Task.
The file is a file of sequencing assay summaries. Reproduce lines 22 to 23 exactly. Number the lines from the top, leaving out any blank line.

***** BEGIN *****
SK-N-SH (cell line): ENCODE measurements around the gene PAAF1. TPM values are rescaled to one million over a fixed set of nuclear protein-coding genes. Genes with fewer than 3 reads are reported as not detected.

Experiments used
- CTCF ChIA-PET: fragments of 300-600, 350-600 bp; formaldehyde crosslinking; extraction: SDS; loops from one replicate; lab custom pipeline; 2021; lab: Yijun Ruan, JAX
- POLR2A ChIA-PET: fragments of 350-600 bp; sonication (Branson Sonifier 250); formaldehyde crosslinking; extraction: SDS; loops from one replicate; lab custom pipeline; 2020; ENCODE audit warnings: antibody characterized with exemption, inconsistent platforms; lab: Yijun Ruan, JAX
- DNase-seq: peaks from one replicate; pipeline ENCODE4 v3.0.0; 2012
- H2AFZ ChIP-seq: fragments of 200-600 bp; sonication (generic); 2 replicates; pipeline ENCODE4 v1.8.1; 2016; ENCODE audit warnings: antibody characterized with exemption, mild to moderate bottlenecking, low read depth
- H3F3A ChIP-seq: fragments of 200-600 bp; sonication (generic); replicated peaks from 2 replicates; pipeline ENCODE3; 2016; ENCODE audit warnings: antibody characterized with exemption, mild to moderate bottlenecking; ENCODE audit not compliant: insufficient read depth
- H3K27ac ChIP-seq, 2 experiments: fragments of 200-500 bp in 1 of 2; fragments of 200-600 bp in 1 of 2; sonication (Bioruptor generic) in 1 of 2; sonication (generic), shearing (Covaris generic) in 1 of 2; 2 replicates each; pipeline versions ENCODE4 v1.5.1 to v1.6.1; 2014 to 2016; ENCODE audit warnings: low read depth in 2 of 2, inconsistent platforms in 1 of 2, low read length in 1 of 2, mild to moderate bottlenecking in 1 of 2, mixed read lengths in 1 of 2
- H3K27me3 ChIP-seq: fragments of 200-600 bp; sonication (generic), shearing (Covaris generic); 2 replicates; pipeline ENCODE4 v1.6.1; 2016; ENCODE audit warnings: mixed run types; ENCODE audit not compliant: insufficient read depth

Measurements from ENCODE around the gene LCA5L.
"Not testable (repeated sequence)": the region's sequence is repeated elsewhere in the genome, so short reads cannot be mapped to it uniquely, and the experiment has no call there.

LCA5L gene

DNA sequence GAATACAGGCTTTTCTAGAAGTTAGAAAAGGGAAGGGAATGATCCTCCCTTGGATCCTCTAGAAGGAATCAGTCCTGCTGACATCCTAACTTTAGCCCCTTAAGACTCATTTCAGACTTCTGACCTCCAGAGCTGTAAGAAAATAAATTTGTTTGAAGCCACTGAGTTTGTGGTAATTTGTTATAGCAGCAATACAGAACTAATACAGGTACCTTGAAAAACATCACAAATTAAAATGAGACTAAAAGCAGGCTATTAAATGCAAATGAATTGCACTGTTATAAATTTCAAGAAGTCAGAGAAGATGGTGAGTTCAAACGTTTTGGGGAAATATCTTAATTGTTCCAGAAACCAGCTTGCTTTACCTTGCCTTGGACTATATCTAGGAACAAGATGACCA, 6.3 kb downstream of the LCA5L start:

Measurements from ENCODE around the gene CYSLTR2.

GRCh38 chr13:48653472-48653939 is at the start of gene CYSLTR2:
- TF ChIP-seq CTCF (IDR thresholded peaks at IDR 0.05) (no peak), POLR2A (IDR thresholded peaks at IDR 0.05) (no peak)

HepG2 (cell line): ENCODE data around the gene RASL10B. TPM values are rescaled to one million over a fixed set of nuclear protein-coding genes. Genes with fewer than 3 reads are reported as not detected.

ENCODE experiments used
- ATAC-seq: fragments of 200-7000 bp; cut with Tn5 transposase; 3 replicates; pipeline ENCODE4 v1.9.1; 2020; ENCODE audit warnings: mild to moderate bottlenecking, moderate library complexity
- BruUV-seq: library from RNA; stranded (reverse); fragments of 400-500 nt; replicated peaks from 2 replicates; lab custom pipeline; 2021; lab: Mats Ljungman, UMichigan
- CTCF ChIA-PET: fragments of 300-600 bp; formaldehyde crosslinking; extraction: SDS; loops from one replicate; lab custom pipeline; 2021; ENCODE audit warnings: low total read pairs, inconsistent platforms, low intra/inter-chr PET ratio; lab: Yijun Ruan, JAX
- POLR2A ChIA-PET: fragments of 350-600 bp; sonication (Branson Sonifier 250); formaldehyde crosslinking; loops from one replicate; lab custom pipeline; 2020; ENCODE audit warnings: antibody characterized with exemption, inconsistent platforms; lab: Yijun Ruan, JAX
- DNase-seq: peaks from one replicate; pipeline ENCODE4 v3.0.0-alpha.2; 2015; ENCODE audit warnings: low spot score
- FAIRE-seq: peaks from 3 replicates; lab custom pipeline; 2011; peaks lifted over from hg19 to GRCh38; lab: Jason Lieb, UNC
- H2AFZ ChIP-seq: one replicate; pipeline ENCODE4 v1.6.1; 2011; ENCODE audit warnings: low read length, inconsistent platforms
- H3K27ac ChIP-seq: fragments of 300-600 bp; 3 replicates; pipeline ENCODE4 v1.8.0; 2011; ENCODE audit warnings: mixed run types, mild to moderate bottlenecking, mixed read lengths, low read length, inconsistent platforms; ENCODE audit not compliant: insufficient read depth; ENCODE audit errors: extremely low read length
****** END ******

- POLR2A ChIA-PET: fragments of 350-600 bp; sonication (Branson Sonifier 250); formaldehyde crosslinking; loops from one replicate; lab custom pipeline; 2020; ENCODE audit warnings: antibody characterized with exemption, inconsistent platforms; lab: Yijun Ruan, JAX
- DNase-seq: peaks from one replicate; pipeline ENCODE4 v3.0.0-alpha.2; 2015; ENCODE audit warnings: low spot score